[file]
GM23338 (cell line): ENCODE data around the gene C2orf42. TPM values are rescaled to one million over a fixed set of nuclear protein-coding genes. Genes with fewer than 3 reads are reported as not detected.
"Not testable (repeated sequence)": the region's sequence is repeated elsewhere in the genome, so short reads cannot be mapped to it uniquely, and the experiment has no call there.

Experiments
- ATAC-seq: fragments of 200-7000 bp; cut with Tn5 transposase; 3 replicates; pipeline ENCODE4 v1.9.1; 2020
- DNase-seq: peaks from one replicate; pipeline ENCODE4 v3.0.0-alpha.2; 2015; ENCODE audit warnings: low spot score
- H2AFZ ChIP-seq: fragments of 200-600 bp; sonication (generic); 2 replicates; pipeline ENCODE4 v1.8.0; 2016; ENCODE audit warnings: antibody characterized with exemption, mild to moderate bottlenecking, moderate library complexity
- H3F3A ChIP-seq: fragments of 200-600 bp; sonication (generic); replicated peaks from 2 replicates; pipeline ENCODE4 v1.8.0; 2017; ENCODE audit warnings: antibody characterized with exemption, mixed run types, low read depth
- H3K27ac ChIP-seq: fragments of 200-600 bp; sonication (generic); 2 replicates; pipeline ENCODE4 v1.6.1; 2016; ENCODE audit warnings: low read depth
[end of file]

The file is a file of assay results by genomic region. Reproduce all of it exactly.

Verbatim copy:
GM23338 (cell line): ENCODE data around the gene C2orf42. TPM values are rescaled to one million over a fixed set of nuclear protein-coding genes. Genes with fewer than 3 reads are reported as not detected.
"Not testable (repeated sequence)": the region's sequence is repeated elsewhere in the genome, so short reads cannot be mapped to it uniquely, and the experiment has no call there.

Experiments
- ATAC-seq: fragments of 200-7000 bp; cut with Tn5 transposase; 3 replicates; pipeline ENCODE4 v1.9.1; 2020
- DNase-seq: peaks from one replicate; pipeline ENCODE4 v3.0.0-alpha.2; 2015; ENCODE audit warnings: low spot score
- H2AFZ ChIP-seq: fragments of 200-600 bp; sonication (generic); 2 replicates; pipeline ENCODE4 v1.8.0; 2016; ENCODE audit warnings: antibody characterized with exemption, mild to moderate bottlenecking, moderate library complexity
- H3F3A ChIP-seq: fragments of 200-600 bp; sonication (generic); replicated peaks from 2 replicates; pipeline ENCODE4 v1.8.0; 2017; ENCODE audit warnings: antibody characterized with exemption, mixed run types, low read depth
- H3K27ac ChIP-seq: fragments of 200-600 bp; sonication (generic); 2 replicates; pipeline ENCODE4 v1.6.1; 2016; ENCODE audit warnings: low read depth